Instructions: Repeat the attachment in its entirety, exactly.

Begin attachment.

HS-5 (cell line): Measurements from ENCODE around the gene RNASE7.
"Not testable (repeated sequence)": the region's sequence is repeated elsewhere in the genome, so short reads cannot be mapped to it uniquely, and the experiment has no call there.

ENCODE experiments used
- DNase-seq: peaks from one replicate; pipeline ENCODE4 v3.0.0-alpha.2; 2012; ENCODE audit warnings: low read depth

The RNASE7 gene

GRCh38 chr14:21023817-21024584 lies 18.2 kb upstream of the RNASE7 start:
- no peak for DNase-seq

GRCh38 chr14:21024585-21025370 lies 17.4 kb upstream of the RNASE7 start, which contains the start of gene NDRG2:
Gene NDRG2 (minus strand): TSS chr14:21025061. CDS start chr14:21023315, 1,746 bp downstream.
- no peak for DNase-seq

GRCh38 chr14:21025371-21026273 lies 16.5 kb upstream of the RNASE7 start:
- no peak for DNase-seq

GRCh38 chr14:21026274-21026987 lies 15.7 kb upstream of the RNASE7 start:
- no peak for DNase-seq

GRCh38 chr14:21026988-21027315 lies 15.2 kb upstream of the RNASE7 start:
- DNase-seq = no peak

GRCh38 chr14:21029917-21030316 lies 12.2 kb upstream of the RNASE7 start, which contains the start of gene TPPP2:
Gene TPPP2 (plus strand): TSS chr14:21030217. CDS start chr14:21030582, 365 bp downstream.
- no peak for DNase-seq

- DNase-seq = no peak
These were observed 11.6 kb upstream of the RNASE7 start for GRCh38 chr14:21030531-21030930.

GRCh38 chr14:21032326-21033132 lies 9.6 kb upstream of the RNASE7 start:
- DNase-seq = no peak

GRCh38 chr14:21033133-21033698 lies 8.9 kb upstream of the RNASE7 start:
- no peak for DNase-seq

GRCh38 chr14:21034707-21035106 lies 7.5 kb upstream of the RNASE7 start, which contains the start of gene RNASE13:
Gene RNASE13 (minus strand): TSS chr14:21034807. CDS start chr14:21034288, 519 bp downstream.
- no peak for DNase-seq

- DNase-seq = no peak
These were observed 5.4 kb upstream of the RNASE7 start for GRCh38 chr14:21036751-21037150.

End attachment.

HS-5 (cell line): Measurements from ENCODE around the gene RNASE7.
"Not testable (repeated sequence)": the region's sequence is repeated elsewhere in the genome, so short reads cannot be mapped to it uniquely, and the experiment has no call there.

ENCODE experiments used
- DNase-seq: peaks from one replicate; pipeline ENCODE4 v3.0.0-alpha.2; 2012; ENCODE audit warnings: low read depth

The RNASE7 gene

GRCh38 chr14:21023817-21024584 lies 18.2 kb upstream of the RNASE7 start:
- no peak for DNase-seq

GRCh38 chr14:21024585-21025370 lies 17.4 kb upstream of the RNASE7 start, which contains the start of gene NDRG2:
Gene NDRG2 (minus strand): TSS chr14:21025061. CDS start chr14:21023315, 1,746 bp downstream.
- no peak for DNase-seq

GRCh38 chr14:21025371-21026273 lies 16.5 kb upstream of the RNASE7 start:
- no peak for DNase-seq

GRCh38 chr14:21026274-21026987 lies 15.7 kb upstream of the RNASE7 start:
- no peak for DNase-seq

GRCh38 chr14:21026988-21027315 lies 15.2 kb upstream of the RNASE7 start:
- DNase-seq = no peak

GRCh38 chr14:21029917-21030316 lies 12.2 kb upstream of the RNASE7 start, which contains the start of gene TPPP2:
Gene TPPP2 (plus strand): TSS chr14:21030217. CDS start chr14:21030582, 365 bp downstream.
- no peak for DNase-seq

- DNase-seq = no peak
These were observed 11.6 kb upstream of the RNASE7 start for GRCh38 chr14:21030531-21030930.

GRCh38 chr14:21032326-21033132 lies 9.6 kb upstream of the RNASE7 start:
- DNase-seq = no peak

GRCh38 chr14:21033133-21033698 lies 8.9 kb upstream of the RNASE7 start:
- no peak for DNase-seq

GRCh38 chr14:21034707-21035106 lies 7.5 kb upstream of the RNASE7 start, which contains the start of gene RNASE13:
Gene RNASE13 (minus strand): TSS chr14:21034807. CDS start chr14:21034288, 519 bp downstream.
- no peak for DNase-seq

- DNase-seq = no peak
These were observed 5.4 kb upstream of the RNASE7 start for GRCh38 chr14:21036751-21037150.